The Schott Foundation for Public Education released a report on the national graduation rate and found that, despite overall gains, gaps between Black males and Latino males and their White peers persist. The national graduation rate for Black males has increased by ten percentage points since 2001-02, with 2010-11 being the first year that more than half of the nation’s ninth-grade Black males graduated with a regular diploma four years later. Yet, this progress has closed the graduation gap between Black male and White, non-Latino males by only three percentage points. According to the study, at this rate, it would take nearly 50 years for Black males to achieve the same high school graduation rates as their White male counterparts.
In Washington, 55 percent of Black males graduated on time in 2009-10, a level that is nearly 20 percent less than their White peers’ graduation rate. The rate is three percent higher than the national average and an increase of five percent from the 2007-08 year. Of Latino males in Washington in 2009-10, 56 percent graduated on time, two percent fewer than the national average.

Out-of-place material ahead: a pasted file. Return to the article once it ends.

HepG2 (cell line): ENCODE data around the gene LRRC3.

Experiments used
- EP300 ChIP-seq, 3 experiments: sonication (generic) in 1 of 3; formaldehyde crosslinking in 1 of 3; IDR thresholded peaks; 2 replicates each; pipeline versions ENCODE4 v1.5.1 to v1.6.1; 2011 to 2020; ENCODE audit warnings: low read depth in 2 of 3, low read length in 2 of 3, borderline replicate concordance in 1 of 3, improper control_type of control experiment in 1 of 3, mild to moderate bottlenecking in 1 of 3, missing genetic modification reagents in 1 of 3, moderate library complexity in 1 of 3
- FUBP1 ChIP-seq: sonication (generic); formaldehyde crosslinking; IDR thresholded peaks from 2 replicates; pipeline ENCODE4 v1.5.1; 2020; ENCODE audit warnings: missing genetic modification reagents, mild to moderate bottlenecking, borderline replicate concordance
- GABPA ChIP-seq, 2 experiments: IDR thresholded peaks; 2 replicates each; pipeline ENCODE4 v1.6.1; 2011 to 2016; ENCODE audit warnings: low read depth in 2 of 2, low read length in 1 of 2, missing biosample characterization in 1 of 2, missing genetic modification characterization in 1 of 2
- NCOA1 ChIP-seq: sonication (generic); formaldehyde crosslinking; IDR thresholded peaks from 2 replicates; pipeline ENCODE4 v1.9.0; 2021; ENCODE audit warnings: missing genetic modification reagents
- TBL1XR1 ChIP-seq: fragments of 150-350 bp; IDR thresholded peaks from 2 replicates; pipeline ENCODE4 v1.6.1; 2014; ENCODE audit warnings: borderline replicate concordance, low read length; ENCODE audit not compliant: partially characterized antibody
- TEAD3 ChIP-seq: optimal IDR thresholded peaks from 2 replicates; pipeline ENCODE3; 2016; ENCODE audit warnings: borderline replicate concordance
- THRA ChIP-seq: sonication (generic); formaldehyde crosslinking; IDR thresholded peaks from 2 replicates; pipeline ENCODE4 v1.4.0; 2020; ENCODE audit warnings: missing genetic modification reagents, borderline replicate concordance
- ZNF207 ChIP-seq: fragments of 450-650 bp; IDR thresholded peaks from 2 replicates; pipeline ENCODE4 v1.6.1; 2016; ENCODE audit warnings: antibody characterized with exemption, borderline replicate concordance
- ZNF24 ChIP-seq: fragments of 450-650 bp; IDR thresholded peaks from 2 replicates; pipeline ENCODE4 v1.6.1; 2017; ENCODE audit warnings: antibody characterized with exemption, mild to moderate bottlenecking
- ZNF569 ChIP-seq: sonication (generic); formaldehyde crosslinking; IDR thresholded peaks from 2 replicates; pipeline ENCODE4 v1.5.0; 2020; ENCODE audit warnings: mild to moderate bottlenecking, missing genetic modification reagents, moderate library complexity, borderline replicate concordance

The report notes that the states with the highest graduation rates for Black males are those with relatively low percentages of Black male enrollment, like Maine, Vermont and Utah. It draws the conclusion that Black males “perform better in places and spaces where they are not relegated to under-resourced districts or schools. When provided similar opportunities they are more likely to produce similar or better outcomes as their White male peers.”
The authors also urge states to take action on school discipline as a way to close gaps. Blacks and Latinos face disproportionate rates of out-of-school suspensions and expulsions. They recommend replacing these punitive practices with well-resourced schools where teachers have the training, mentoring, administrative support, supplies and the facilities they need to keep students in the classroom. The Schott Foundation also supports the call for a moratorium on out-of-school suspensions